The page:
What is Mediation?
Mediation is a method for negotiating a settlement agreement out of court, using a neutral third person to manage direct negotiations between the clients. In mediation, the clients retain decision making power instead of turning it over to an outside authority such as a judge or arbitrator. Usually the clients speak for themselves instead of through lawyers. The mediator facilitates the exchange of information and documentation, identifies the issues, and moderates the discussion to keep it on track and constructive. The mediator educates the clients about general principles of statutory or case law but does not give legal advice in the adversarial sense. Mediation may be used for separation agreements, divorce, child custody, guardianship of children, adoption, disputes over wills, trusts and estates, and other matters.
What Happens in the Mediation Process?
The clients to the mediation meet together with the mediator moderating. In the first stage of this process, the mediator ascertains what are the legal issues and the clients’ values and concerns related to them. The mediator coordinates the mandatory completion of disclosure forms and exchange of information and documents, identifies the issues, and reframes them by restating them in terms of the underlying concerns and objectives of each client. In this restatement of the issues, the mediator edits out any negative emotions of anger and blame and helps the clients focus on understanding each other’s point of view without expecting either of them to give up his or her own essential position. The mediator helps each client to prioritize his or her concerns and objectives and to compare them with the priority list of the other client.
Next, the mediator helps the clients to generate multiple options for settlement. The mediator will also add options which the mediator has seen used in other cases with similar situations. Then, the mediator assists each client in assessing the pros and cons of each option and analyzing which option meets most of that client’s priorities, needs, and goals. Finally, the mediator asks each client to consider areas in which he or she might be able to compromise while still attaining enough of his or her goals to feel successful.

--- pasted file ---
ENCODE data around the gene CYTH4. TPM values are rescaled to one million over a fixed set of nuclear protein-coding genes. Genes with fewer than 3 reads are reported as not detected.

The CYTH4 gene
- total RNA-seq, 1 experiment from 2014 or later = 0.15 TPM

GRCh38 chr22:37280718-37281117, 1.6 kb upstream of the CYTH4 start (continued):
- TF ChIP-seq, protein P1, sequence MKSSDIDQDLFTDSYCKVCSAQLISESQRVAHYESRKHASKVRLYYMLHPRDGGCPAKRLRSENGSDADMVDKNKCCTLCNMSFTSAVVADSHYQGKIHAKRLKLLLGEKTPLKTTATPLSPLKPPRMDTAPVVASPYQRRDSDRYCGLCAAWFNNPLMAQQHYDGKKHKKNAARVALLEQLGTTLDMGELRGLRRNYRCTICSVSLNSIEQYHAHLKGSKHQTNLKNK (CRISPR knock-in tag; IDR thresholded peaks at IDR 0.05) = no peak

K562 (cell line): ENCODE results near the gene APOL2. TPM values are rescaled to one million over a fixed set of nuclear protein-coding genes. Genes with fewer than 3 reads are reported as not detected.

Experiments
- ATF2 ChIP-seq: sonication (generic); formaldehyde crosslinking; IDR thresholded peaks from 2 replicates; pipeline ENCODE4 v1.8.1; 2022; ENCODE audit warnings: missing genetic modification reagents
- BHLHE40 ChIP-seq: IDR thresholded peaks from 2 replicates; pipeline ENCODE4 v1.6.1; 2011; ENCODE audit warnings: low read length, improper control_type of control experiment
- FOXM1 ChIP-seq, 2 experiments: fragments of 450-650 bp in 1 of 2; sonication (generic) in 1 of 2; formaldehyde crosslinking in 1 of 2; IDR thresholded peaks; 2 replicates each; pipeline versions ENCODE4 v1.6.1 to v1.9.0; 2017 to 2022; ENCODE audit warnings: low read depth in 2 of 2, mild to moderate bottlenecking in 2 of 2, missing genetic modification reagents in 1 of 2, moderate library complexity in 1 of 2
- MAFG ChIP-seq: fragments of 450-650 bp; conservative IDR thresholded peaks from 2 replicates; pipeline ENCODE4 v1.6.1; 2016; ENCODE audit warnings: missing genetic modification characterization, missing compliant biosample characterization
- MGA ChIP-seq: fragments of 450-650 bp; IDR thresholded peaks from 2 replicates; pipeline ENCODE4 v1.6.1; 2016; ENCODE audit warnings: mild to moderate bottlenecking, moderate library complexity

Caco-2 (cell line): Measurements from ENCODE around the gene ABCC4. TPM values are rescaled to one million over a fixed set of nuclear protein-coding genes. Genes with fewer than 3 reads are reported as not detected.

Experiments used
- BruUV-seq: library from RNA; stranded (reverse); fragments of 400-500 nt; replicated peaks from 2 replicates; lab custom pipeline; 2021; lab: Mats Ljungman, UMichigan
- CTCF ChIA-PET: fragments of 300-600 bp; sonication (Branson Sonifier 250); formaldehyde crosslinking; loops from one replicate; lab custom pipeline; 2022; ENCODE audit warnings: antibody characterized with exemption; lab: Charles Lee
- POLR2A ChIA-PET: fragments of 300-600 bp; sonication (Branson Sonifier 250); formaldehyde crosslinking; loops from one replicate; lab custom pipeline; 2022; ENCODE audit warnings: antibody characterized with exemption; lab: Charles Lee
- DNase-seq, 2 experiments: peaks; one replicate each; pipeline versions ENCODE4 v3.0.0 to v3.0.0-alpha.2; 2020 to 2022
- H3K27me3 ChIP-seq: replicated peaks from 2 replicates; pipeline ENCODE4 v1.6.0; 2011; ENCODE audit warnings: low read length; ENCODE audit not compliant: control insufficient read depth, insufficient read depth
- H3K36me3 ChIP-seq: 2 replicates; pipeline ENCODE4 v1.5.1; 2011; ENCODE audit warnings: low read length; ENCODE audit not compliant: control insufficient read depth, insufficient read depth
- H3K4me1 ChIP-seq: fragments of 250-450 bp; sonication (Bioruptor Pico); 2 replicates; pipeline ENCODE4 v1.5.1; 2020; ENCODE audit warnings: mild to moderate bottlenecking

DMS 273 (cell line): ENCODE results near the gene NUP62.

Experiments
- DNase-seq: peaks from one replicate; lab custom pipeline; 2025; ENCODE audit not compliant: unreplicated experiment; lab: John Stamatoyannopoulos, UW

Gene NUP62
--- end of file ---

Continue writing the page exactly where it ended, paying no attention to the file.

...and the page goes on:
In agreeing to mediate, each client commits to pursuing a result which not only takes care of himself or herself, but also is reasonably fair to the other client. When each client sees and hears the other sincerely attempting to analyze his or her own proposals in terms of mutual fairness, a cooperative environment develops. Each client is then inclined to be more flexible and able to compromise on some items, allowing the other client to get a reasonable amount of his or her priorities met, provided that the compromising party is also getting the same result for himself or herself.
Even though the pie that the clients are dividing up usually does not get physically bigger, the solutions are more customized to the personal goals of each of them. Each client feels that a “win-win” solution is achieved because the approach to the other is mutually fair instead of “win-lose”. This amicable approach does not entirely eliminate the tension inherent in the process of competing for limited assets, but it does keep the negotiation process rational, courteous, and ethical.